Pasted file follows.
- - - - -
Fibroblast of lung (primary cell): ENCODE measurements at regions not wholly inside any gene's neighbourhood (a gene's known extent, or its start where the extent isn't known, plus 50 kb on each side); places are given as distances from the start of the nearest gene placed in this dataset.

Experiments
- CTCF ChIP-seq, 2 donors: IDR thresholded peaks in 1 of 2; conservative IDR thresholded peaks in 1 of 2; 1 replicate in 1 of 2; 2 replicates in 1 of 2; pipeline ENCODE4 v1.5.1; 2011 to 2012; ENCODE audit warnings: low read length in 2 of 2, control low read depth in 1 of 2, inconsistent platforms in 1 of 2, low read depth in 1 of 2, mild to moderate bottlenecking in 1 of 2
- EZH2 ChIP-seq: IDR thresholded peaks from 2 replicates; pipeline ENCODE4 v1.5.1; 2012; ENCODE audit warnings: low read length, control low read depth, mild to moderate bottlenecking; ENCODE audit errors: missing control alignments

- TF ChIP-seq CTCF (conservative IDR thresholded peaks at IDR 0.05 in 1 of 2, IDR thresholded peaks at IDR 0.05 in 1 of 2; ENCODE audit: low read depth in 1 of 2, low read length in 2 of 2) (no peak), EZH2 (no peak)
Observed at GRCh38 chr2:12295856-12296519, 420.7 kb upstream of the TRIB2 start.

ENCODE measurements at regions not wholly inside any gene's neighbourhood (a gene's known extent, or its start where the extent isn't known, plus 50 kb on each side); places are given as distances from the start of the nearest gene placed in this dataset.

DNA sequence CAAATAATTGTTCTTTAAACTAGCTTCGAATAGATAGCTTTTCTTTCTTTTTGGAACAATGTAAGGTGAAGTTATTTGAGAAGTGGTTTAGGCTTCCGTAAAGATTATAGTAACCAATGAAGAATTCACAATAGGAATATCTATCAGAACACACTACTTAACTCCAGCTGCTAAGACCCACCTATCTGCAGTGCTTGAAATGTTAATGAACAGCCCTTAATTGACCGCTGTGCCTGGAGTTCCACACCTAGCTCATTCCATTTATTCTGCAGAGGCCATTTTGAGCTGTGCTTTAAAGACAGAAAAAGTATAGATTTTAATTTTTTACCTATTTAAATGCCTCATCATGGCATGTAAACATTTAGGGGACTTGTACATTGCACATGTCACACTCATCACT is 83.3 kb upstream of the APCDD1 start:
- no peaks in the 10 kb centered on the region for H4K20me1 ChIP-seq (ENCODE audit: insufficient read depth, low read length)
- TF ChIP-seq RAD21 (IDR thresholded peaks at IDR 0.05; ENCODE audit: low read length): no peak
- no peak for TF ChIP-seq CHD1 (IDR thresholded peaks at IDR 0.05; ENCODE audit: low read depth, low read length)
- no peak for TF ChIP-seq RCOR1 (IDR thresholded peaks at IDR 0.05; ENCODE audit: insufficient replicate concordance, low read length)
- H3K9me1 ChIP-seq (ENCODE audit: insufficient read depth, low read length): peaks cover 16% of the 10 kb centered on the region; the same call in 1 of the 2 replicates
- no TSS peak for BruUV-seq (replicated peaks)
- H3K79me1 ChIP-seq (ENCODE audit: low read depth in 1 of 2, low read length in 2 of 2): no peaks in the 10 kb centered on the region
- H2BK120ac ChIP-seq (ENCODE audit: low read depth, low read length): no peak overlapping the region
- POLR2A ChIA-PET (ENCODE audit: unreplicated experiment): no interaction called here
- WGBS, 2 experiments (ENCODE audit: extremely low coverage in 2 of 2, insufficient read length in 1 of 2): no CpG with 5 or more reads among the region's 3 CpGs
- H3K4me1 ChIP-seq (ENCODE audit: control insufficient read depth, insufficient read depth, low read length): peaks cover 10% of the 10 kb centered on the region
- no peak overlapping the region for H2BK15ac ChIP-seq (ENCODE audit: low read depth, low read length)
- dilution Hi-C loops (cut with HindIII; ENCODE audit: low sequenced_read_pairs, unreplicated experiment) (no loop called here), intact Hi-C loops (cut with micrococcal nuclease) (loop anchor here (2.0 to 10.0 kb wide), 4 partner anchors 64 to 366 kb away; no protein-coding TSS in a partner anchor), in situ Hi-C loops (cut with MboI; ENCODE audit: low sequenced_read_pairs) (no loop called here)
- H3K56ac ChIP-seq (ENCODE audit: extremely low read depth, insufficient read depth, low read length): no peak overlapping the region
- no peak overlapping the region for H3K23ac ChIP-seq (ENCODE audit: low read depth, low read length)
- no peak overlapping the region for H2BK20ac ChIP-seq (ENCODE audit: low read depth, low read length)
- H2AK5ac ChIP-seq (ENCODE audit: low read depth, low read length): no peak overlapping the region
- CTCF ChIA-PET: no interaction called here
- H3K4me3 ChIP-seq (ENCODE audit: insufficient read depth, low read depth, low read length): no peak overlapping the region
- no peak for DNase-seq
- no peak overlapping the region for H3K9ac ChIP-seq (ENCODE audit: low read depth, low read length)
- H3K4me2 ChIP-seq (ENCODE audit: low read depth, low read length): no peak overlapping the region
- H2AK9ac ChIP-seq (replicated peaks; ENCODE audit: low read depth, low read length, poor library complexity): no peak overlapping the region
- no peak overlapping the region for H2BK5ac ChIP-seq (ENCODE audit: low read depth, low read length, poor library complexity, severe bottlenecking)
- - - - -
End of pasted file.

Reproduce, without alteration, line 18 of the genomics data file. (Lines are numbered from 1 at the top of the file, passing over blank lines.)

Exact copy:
- WGBS, 2 experiments (ENCODE audit: extremely low coverage in 2 of 2, insufficient read length in 1 of 2): no CpG with 5 or more reads among the region's 3 CpGs